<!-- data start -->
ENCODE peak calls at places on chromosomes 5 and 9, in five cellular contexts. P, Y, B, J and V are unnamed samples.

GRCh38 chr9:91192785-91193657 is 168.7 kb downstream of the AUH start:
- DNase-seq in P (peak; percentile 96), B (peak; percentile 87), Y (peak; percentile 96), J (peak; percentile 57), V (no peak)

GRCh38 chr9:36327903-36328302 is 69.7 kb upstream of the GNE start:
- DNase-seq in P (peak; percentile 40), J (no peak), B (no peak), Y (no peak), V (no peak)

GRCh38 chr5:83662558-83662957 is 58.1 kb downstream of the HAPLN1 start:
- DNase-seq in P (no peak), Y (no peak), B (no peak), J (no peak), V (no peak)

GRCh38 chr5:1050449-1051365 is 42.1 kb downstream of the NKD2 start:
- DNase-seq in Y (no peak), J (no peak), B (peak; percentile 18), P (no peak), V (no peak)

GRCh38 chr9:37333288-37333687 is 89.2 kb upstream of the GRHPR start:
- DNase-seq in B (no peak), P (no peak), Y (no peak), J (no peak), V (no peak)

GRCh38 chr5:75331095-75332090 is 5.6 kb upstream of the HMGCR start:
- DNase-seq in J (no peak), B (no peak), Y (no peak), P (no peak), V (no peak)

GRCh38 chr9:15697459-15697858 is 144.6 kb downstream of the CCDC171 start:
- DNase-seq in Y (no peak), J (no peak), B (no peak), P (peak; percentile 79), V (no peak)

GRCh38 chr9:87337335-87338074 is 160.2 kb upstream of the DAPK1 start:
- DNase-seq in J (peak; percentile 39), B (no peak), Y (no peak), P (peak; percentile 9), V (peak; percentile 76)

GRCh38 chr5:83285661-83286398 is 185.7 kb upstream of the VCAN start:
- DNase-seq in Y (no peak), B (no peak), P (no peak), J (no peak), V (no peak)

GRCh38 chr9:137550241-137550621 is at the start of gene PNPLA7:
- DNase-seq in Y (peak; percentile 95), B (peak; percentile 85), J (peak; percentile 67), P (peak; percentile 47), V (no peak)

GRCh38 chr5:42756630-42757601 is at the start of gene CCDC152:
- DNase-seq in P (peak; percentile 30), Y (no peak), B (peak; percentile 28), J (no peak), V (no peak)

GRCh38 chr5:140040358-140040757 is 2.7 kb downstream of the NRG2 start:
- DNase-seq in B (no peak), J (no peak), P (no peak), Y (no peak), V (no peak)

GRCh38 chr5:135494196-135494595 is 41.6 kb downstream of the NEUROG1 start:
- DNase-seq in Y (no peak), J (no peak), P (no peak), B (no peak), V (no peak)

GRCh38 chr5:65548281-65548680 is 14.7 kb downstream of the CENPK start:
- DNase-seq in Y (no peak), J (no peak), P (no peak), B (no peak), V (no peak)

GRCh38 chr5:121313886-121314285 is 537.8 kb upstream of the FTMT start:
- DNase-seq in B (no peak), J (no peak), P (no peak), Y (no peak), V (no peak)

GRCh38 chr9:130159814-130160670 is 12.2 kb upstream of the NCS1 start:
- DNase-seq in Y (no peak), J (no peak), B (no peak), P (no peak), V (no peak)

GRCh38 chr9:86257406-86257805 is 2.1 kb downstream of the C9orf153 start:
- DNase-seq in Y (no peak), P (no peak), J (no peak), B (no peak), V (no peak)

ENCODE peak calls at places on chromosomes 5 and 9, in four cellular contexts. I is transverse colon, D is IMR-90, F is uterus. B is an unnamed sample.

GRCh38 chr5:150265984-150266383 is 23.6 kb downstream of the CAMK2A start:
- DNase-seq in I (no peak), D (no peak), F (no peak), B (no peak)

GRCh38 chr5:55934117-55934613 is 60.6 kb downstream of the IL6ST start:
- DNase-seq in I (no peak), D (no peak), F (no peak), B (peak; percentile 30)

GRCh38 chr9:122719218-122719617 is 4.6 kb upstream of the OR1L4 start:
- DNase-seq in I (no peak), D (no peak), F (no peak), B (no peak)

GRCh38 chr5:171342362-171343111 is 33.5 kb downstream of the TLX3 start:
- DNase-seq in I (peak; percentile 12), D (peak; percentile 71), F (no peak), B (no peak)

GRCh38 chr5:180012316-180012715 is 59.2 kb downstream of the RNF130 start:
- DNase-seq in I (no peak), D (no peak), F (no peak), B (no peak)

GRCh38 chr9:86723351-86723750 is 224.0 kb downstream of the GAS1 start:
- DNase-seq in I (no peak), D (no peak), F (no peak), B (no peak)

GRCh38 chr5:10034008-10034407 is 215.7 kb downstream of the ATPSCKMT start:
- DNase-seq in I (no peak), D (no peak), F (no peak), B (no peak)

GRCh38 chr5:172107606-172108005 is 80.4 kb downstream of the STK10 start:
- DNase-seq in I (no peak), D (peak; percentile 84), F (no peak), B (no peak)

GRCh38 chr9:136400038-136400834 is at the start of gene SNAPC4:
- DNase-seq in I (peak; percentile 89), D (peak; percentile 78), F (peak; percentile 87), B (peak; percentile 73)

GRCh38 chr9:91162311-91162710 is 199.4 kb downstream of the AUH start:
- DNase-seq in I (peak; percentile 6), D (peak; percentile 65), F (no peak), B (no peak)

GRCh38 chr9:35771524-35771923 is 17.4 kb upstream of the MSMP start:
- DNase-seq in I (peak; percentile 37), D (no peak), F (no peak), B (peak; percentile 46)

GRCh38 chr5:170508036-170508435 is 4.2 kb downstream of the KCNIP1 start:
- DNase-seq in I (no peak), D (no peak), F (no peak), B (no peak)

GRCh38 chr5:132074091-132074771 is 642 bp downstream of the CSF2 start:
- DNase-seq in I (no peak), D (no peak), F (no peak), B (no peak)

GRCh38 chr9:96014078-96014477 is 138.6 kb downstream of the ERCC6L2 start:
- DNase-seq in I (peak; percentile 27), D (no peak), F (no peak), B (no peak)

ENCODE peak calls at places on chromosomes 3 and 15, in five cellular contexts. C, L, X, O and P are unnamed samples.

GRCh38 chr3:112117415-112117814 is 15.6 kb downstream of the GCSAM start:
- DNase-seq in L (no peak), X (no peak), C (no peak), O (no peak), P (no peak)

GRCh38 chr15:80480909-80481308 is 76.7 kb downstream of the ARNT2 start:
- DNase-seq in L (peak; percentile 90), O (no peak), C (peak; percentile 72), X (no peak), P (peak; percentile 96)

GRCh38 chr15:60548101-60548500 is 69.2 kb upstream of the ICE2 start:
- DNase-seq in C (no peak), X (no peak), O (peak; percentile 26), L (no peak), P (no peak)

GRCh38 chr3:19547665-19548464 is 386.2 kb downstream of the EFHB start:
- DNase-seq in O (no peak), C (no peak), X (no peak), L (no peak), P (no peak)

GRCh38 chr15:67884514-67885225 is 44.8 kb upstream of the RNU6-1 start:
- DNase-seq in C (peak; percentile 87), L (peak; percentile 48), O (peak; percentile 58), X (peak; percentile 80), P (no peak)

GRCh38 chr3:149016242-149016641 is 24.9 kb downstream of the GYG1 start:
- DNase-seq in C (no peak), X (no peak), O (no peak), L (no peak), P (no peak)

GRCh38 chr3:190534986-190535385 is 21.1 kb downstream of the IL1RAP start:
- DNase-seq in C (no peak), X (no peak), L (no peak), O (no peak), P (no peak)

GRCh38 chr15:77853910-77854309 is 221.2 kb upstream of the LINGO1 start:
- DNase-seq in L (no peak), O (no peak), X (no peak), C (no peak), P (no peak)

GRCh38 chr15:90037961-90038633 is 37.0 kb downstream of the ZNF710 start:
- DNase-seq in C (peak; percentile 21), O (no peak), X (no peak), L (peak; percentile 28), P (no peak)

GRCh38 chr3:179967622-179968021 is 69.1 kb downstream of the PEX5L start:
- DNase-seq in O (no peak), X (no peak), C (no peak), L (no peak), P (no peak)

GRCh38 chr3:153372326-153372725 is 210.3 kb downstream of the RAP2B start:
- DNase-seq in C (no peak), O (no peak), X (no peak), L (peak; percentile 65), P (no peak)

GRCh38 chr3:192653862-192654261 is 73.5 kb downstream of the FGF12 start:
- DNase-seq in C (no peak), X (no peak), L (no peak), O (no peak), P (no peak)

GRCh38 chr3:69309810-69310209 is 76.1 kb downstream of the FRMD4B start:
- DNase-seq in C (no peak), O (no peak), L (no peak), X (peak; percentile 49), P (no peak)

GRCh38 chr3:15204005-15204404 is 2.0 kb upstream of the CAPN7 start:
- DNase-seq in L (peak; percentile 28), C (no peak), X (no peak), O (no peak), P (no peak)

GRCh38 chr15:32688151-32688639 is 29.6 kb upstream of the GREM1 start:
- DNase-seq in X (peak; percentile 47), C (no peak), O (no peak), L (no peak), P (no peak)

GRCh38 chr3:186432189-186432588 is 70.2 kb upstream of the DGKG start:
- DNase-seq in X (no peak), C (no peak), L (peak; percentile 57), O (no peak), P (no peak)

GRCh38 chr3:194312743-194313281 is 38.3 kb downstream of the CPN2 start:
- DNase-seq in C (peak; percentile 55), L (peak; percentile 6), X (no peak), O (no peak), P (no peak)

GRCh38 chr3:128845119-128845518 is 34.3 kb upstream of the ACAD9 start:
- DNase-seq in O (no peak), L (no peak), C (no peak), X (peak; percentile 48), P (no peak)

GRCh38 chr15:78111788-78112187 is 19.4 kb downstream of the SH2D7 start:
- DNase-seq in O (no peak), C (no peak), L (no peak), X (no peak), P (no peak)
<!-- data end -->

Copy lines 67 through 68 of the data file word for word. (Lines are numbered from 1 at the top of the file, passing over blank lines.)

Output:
- DNase-seq in L (no peak), X (no peak), C (no peak), O (no peak), P (no peak)

GRCh38 chr15:80480909-80481308 is 76.7 kb downstream of the ARNT2 start: